Then pealed the bells more loud and deep:
“God is not dead, nor doth He sleep;
The Wrong shall fail,
The Right prevail,
With peace on earth, good-will to men.”

Sunday, December 13, 2015

The Trumpian Tempest

Whenever words exit the mouth of Donald Trump, storms erupt in the brains of Democrats and Republicans alike.

The storms are anti-Trump in nature, and are so intense that you can practically feel the gales and see the lightning if you happen to be standing next to someone whose brain is beset by one.

Among Republicans, these storms are especially strong in the two very large factions known as The Conservative Base and The Establishment, but nonetheless, polls continue to show Trump way ahead of the other GOP presidential candidates: Friday's rolling average by Reuters had him more than 23 points ahead of second-place Ben Carson and nearly 26 ahead of fourth-place Ted Cruz, who happens to be the man most experts believe is most likely to defeat him. Plus, Trump's standing seems to get stronger every time he says something that would sink anyone else.

From that perspective, this is a confusing and inexplicable situation, so it's understandable why political junkies are driven batty by it ... however, every situation has more than one perspective from which it may be viewed, and when you step outside the conventional political junkie box, Trump's appeal is not at all confusing or inexplicable ... so, it is long past time for his opponents to take his appeal seriously.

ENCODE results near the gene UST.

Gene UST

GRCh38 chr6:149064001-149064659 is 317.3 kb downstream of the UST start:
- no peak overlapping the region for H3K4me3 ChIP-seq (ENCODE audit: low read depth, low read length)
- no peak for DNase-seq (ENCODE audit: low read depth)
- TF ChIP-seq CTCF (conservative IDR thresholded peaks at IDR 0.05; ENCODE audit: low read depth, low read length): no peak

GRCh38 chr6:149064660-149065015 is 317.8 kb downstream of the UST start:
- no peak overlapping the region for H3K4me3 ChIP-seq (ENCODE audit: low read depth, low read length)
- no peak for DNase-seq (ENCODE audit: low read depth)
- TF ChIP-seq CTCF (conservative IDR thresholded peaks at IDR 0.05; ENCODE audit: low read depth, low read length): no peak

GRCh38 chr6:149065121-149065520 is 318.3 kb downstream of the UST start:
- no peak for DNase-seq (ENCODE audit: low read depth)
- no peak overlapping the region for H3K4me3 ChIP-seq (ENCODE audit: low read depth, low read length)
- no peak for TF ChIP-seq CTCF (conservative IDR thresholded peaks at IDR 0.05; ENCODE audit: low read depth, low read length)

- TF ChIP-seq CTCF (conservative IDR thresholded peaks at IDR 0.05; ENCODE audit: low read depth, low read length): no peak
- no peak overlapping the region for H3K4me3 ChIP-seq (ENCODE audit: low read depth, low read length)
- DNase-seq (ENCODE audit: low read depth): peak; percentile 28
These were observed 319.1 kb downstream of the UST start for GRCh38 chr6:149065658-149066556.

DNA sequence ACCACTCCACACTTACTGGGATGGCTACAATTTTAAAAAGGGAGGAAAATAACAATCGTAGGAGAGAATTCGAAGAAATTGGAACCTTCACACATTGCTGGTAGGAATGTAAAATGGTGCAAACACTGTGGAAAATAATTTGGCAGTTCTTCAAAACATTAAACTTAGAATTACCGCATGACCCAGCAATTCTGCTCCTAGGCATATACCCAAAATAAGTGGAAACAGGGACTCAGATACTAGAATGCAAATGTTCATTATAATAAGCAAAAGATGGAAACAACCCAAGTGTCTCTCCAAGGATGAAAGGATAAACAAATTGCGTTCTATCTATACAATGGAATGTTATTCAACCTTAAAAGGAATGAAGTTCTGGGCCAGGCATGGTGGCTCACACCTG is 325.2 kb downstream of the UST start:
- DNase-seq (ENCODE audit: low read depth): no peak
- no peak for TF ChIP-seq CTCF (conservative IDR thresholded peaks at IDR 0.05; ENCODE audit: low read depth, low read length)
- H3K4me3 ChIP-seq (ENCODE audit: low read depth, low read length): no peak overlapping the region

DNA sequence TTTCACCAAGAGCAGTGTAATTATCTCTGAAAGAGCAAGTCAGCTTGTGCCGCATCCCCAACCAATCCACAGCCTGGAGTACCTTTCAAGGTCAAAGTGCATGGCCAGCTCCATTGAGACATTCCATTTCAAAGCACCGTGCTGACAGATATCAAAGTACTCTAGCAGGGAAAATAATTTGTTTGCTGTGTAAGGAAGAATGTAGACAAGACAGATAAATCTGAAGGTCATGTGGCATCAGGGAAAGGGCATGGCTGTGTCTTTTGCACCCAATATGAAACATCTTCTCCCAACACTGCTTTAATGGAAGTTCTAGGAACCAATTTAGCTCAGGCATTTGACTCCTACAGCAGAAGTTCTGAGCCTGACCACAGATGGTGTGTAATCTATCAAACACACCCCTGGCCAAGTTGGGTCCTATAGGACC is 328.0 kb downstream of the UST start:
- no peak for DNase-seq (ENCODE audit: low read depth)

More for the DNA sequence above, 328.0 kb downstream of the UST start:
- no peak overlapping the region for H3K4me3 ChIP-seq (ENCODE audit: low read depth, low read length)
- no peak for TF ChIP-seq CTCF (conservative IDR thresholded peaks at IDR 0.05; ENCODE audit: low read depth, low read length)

*     *     *     *     *

First, let me say that I will not be voting for him when the Florida primary takes place on the Ides of March.

Second, let me say that I am not going to get sidetracked into explaining why I won't be voting for him. If anyone is genuinely curious about my reasons, I will just say that I touched on them very briefly in the third section of my July 14th post; and that this excellent summary has already been penned by Kevin Williamson; and that while you may not know about this apparent scam to which Trump is tied, Hillary & Co. certainly knows about it and is sure to use it against him as an October Surprise.

And third, let me sum up in one sentence why Trump is getting so much support: He appeals to people's gut instincts and gives voice to their concerns, rather than ignoring or dismissing those concerns.

*     *     *     *     *

Political Correctness is a parasite to our culture. It is on the verge of destroying our rationality, shattering our freedom of thought, and rendering us unable to deal with reality. In the words of P.J. O'Rourke, it is "founded on the idea that by means of language you can escape truth -- that if you simply give a different name to something you've somehow changed it. It is a very childlike idea."

Most Americans (including quite a few liberals) know this is true, and because they continuously see our so-called leaders shrivel and cow when confronted with PC nonsense, they are at their wit's end.

And now, after more than a quarter-century of Political Correctness running increasingly amok, along comes a presidential candidate who attacks it instead of bowing to it.

And whenever he says something politically incorrect and is called upon to apologize, he not only refuses to apologize but doubles down even stronger.

That such a candidate appeals to people's gut is as natural and automatic as night following day.